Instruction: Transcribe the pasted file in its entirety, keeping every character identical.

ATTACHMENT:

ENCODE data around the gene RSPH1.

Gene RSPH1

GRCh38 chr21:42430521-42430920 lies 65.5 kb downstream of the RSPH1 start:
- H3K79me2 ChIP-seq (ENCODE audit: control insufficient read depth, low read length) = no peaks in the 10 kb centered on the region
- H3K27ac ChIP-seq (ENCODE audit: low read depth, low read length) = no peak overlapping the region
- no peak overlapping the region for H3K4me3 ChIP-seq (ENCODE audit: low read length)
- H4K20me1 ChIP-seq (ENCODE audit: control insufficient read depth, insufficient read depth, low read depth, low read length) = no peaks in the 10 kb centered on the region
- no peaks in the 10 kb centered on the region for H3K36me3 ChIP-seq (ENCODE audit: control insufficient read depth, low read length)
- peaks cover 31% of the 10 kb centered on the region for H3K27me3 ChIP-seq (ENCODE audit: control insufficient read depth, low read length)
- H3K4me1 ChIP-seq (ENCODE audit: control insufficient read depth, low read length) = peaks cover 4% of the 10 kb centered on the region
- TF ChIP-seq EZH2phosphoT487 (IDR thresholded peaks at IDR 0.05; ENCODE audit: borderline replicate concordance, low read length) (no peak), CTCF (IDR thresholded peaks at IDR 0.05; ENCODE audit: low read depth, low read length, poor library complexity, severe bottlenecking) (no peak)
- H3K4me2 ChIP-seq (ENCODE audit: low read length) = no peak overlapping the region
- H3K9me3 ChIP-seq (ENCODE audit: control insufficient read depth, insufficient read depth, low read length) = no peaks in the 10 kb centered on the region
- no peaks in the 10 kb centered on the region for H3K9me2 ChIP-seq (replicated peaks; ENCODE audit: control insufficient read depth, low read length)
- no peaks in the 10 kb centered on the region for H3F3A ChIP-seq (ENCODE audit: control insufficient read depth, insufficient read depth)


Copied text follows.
ENCODE data around the gene RSPH1.

Gene RSPH1

GRCh38 chr21:42430521-42430920 lies 65.5 kb downstream of the RSPH1 start:
- H3K79me2 ChIP-seq (ENCODE audit: control insufficient read depth, low read length) = no peaks in the 10 kb centered on the region
- H3K27ac ChIP-seq (ENCODE audit: low read depth, low read length) = no peak overlapping the region
- no peak overlapping the region for H3K4me3 ChIP-seq (ENCODE audit: low read length)
- H4K20me1 ChIP-seq (ENCODE audit: control insufficient read depth, insufficient read depth, low read depth, low read length) = no peaks in the 10 kb centered on the region
- no peaks in the 10 kb centered on the region for H3K36me3 ChIP-seq (ENCODE audit: control insufficient read depth, low read length)
- peaks cover 31% of the 10 kb centered on the region for H3K27me3 ChIP-seq (ENCODE audit: control insufficient read depth, low read length)
- H3K4me1 ChIP-seq (ENCODE audit: control insufficient read depth, low read length) = peaks cover 4% of the 10 kb centered on the region
- TF ChIP-seq EZH2phosphoT487 (IDR thresholded peaks at IDR 0.05; ENCODE audit: borderline replicate concordance, low read length) (no peak), CTCF (IDR thresholded peaks at IDR 0.05; ENCODE audit: low read depth, low read length, poor library complexity, severe bottlenecking) (no peak)
- H3K4me2 ChIP-seq (ENCODE audit: low read length) = no peak overlapping the region
- H3K9me3 ChIP-seq (ENCODE audit: control insufficient read depth, insufficient read depth, low read length) = no peaks in the 10 kb centered on the region
- no peaks in the 10 kb centered on the region for H3K9me2 ChIP-seq (replicated peaks; ENCODE audit: control insufficient read depth, low read length)
- no peaks in the 10 kb centered on the region for H3F3A ChIP-seq (ENCODE audit: control insufficient read depth, insufficient read depth)